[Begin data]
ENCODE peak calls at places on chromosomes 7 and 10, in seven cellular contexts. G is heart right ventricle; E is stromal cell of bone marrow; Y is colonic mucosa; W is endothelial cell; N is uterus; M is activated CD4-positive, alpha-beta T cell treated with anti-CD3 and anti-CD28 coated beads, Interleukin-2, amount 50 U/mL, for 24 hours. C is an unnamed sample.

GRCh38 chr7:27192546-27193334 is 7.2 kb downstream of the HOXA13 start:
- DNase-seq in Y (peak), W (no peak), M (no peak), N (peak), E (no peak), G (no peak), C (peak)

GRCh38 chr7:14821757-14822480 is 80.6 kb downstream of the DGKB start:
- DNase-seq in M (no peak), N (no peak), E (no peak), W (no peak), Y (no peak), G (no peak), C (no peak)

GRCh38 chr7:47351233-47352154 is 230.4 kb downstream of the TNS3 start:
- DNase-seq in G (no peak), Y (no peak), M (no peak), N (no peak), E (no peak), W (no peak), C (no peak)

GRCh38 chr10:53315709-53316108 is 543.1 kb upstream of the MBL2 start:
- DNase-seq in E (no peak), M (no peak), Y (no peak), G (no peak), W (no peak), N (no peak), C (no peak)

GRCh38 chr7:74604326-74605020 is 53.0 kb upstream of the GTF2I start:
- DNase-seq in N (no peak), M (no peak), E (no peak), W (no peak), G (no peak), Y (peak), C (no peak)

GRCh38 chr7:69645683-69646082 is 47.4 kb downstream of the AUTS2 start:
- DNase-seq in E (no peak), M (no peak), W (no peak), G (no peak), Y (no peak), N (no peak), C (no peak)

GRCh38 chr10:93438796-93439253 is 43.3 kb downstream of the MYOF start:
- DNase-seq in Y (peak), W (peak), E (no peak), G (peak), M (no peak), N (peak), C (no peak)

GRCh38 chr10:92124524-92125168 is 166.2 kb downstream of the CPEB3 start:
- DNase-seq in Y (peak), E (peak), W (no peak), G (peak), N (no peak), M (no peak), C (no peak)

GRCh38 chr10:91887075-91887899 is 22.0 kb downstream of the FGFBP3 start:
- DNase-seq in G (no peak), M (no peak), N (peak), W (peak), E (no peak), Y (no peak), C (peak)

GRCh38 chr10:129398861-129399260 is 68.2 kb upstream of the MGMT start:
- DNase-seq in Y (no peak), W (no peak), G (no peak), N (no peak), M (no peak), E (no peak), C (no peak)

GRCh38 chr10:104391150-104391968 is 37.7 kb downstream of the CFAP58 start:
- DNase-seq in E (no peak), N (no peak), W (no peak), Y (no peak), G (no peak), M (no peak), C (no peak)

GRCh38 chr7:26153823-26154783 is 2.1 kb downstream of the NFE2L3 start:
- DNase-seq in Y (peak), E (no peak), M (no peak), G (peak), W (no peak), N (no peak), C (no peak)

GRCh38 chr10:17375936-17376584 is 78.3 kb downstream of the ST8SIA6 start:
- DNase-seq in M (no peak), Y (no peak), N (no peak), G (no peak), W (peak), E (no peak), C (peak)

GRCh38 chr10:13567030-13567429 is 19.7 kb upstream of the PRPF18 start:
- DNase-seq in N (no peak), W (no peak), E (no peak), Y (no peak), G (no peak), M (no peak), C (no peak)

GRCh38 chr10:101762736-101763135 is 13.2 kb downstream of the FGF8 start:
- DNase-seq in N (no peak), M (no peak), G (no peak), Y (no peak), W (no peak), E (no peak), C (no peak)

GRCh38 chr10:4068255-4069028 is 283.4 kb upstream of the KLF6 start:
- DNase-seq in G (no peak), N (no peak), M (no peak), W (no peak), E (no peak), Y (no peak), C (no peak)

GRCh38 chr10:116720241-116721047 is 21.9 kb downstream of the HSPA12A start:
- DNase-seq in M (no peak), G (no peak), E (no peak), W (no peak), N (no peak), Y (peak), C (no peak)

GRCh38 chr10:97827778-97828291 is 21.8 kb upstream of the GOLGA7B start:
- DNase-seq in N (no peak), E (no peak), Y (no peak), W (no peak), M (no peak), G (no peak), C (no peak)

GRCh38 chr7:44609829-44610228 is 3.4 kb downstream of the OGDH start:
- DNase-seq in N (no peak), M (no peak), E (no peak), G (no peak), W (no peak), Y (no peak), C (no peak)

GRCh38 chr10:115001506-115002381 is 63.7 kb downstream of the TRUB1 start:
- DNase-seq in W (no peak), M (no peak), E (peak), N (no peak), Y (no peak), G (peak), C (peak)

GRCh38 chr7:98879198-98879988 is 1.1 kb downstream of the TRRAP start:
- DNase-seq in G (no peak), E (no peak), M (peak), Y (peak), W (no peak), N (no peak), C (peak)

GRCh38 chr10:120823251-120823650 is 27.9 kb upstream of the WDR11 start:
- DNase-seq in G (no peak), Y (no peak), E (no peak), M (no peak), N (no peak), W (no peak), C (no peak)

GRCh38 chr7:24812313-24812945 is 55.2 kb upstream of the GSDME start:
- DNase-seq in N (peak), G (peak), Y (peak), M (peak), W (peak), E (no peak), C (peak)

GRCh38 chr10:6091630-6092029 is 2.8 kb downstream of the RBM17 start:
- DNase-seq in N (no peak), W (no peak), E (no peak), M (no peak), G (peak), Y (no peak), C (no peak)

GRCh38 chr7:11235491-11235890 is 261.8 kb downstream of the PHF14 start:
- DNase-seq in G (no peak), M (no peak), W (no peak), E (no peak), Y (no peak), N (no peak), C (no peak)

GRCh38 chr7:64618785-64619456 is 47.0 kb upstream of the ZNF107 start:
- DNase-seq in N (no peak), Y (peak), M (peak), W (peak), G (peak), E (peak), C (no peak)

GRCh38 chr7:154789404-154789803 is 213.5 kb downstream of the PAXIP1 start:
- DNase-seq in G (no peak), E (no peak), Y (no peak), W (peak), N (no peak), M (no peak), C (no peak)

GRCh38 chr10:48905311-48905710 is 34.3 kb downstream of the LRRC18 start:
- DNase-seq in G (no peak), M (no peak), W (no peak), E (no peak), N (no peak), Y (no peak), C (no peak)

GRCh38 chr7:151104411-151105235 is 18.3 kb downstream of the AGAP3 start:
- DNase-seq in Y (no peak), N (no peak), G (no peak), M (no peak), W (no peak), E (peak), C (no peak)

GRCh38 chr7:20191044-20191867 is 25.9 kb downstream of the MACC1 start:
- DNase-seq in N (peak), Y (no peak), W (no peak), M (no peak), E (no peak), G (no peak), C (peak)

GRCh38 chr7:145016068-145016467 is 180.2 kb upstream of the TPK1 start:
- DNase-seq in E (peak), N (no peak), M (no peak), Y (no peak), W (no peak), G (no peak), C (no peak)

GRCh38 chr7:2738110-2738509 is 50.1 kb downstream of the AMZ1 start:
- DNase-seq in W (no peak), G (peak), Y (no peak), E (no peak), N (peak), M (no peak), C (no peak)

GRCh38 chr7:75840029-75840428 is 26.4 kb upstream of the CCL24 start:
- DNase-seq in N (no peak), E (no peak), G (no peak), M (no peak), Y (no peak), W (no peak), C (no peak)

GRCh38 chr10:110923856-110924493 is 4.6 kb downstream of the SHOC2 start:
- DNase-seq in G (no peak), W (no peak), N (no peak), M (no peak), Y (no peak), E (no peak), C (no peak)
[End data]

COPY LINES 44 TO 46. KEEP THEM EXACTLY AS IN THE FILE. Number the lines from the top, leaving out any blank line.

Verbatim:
GRCh38 chr10:120823251-120823650 is 27.9 kb upstream of the WDR11 start:
- DNase-seq in G (no peak), Y (no peak), E (no peak), M (no peak), N (no peak), W (no peak), C (no peak)

GRCh38 chr7:24812313-24812945 is 55.2 kb upstream of the GSDME start: